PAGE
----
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How to Prevent Knee Arthritis in Your Horse: Tips for a Typical Movement Session

A short video of a typical “knee arthritis prevention” session with my senior pony.



By the age of 36, carpal arthritic changes are a fairly common occurrence but there are many things we can do to keep our horse’s knees mobile which can prevent further dysfunction. While we cannot stop the aging process altogether there are some key tissues that must be addressed in order to promote joint mobility and longevity. With movement being the number one preventative tool in the kit.


Joints only produce fluid in response to friction whether that be actively generated (i.e the horse moves on their own) or passively generated (i.e. the therapist gently moves the joint). This is one example of how the body auto regulates but we have to provide it the ability to be able to do its job. Confinement and lack of movement are consistently linked with progression of arthritis, therefore keeping our horses moving (without weight on their back) is a top priority in order to give the joints the freedom to do what they are anatomically designed for.


In this video, I share some of the important movements we do weekly which includes a warmup, mobility exercises, cardio and more. In a typical session we would do 2-3 sets of what you see here totalling approximately 25-30min including warmup and cooldown so really not a huge time investment for the major payoffs.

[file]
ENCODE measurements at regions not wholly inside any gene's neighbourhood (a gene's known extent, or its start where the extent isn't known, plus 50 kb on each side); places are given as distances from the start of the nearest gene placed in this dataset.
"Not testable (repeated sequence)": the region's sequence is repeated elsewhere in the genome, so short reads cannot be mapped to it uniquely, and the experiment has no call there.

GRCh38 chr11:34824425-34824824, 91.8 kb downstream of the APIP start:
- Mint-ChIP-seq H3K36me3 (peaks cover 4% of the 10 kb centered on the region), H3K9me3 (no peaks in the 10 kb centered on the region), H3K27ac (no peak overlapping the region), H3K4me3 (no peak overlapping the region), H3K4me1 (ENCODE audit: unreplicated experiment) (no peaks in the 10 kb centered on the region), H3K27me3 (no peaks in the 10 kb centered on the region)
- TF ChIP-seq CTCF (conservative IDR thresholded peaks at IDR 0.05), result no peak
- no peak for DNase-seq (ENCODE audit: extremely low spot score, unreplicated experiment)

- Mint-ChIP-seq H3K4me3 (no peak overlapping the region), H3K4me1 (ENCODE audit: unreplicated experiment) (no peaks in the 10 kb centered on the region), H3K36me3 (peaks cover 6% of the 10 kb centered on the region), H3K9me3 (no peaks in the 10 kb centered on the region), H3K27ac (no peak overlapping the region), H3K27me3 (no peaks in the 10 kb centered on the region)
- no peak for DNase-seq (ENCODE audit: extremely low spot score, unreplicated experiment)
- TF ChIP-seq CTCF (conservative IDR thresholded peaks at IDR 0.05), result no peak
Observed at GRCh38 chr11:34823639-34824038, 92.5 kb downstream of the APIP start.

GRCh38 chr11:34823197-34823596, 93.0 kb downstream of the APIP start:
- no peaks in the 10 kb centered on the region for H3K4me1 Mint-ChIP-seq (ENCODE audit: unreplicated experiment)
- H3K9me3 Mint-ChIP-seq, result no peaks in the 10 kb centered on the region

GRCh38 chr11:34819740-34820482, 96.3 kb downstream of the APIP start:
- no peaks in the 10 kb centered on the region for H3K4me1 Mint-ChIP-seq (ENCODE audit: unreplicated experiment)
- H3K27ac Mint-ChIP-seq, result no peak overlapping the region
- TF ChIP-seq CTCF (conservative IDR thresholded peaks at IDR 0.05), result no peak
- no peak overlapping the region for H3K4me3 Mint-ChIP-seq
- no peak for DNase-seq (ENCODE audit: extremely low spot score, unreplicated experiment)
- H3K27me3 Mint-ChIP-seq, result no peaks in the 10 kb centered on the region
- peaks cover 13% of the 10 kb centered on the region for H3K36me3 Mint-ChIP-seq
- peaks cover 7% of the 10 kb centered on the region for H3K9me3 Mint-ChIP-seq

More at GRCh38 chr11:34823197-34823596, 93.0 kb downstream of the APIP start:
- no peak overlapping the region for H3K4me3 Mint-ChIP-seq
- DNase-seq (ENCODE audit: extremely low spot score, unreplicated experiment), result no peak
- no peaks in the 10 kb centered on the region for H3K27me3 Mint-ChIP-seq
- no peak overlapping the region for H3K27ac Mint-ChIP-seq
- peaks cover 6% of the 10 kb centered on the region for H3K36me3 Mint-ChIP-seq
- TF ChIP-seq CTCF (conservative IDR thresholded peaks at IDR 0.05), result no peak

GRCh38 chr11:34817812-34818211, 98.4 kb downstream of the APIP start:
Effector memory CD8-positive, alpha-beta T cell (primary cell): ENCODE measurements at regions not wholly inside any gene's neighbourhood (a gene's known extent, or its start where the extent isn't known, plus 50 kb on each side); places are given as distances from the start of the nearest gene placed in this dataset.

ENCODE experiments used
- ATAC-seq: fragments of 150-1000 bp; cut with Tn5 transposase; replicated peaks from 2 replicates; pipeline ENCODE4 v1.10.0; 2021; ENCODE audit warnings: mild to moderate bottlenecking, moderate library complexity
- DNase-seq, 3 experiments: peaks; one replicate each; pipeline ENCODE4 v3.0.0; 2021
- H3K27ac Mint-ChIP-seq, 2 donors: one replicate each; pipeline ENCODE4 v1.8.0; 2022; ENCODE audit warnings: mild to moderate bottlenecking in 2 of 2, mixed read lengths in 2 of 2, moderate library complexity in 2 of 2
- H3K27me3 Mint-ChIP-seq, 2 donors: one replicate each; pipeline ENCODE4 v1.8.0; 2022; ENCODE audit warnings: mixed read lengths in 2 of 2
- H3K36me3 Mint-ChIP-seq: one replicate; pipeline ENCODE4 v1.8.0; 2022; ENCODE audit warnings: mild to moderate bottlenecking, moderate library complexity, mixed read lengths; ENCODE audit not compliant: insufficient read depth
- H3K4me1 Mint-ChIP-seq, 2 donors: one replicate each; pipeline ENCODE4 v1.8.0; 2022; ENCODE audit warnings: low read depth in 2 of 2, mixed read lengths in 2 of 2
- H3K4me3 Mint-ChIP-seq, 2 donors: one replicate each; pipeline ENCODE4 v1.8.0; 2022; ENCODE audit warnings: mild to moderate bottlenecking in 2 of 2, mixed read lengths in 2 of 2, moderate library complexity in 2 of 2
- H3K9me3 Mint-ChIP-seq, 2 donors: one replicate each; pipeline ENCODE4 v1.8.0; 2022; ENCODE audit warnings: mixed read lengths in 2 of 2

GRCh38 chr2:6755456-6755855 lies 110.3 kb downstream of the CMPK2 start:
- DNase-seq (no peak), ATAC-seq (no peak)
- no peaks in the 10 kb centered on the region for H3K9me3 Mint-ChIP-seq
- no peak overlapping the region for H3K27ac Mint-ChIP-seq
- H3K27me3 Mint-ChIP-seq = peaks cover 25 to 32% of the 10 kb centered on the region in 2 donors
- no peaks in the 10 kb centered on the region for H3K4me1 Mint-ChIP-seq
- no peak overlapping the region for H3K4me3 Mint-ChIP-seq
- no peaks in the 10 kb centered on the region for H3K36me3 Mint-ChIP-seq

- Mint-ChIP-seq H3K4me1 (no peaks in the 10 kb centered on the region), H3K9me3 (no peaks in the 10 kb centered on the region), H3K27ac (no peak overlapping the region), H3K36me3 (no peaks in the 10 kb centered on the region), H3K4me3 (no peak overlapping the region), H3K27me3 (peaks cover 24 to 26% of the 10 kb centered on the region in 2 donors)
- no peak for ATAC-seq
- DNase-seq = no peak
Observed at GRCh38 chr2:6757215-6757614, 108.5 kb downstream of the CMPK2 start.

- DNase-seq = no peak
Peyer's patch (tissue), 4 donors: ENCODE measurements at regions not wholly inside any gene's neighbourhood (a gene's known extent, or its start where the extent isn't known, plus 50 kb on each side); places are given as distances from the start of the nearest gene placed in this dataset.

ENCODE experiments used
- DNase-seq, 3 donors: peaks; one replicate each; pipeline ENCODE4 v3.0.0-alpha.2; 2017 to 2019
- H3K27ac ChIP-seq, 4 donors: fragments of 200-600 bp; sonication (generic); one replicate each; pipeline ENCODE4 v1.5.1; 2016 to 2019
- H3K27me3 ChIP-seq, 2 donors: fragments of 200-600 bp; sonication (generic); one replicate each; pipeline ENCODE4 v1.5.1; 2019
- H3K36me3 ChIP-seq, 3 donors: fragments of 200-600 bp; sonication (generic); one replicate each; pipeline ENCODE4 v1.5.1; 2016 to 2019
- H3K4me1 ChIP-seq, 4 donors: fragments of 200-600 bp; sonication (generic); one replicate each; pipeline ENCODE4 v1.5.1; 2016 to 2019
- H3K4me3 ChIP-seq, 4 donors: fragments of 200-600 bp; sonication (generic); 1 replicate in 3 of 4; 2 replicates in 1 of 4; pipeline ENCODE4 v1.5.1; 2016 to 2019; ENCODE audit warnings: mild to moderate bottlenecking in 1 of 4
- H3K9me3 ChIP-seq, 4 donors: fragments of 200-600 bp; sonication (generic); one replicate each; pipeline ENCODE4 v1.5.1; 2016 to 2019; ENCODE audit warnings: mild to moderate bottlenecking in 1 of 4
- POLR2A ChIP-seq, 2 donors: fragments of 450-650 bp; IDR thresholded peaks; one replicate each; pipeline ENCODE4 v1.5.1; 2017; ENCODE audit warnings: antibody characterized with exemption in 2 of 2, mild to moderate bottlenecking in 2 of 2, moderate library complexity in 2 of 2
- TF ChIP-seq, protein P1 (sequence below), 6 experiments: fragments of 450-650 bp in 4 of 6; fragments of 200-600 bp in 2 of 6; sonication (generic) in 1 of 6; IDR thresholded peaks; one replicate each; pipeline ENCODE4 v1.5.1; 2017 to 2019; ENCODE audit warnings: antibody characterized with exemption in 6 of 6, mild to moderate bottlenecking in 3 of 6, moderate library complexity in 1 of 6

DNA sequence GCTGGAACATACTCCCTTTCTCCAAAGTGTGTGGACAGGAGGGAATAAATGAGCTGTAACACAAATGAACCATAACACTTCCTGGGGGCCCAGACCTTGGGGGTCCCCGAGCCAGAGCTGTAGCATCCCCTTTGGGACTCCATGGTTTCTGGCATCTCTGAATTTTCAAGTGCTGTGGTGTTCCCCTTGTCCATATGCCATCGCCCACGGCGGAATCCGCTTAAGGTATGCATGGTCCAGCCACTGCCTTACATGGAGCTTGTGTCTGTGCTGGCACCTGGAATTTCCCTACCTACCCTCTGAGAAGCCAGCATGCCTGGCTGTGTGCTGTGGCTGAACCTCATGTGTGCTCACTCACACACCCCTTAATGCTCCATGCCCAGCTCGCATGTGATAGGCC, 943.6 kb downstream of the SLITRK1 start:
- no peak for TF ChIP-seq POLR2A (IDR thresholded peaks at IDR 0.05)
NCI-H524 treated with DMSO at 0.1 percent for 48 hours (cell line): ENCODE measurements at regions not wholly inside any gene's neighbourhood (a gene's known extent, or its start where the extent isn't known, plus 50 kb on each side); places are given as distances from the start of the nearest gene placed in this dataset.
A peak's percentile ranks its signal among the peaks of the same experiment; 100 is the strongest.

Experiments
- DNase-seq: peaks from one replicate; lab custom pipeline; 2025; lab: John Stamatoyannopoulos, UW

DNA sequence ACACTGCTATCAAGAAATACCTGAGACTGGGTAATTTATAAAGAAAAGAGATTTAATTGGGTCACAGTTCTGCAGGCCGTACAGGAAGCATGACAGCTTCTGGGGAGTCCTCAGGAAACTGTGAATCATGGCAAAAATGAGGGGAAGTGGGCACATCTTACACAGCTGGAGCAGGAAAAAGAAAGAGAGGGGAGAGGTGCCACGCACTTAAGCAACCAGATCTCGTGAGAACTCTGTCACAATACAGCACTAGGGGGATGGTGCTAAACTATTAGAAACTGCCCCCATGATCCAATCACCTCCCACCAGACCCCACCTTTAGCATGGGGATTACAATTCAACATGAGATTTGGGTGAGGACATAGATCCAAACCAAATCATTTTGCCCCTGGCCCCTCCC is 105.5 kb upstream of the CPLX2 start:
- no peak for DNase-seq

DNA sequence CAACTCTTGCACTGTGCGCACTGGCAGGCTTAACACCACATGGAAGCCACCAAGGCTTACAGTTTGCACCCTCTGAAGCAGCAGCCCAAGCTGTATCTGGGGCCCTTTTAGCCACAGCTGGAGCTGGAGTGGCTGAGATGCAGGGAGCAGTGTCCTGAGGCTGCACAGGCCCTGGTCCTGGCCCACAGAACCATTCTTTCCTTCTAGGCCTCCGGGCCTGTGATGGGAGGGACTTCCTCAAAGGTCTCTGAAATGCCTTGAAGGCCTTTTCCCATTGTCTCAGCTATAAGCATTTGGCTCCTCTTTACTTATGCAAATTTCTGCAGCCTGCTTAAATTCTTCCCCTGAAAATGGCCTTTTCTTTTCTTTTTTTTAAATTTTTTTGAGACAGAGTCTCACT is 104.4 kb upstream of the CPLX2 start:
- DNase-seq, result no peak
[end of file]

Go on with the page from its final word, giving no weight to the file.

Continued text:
I structure our sessions the same way I used to when I worked as an Exercise Physiologist for humans. One of the best ways to mobilize joints is to use them immediately following a mobilization technique. After having spent thousands of hours working with humans suffering these same types of pathologies these are a couple of the techniques that consistently proved to be successful in improving range of motion and reducing pain.


Please note, the manual therapy techniques are not safe to be performed unless you are therapeutically trained so please do not try those ones on your own horse.


Instead, grab some ideas on how to put together a movement session that challenges various tissues such as muscles, joints, tendons, ligaments, and the very important brain too. Keeping things fun and curious goes a long way in promoting playful movement well into later years (more on this one later!).


Hope this helps provide some ideas on how you can better support your own horses in the management and ideally prevention of carpal arthritis.

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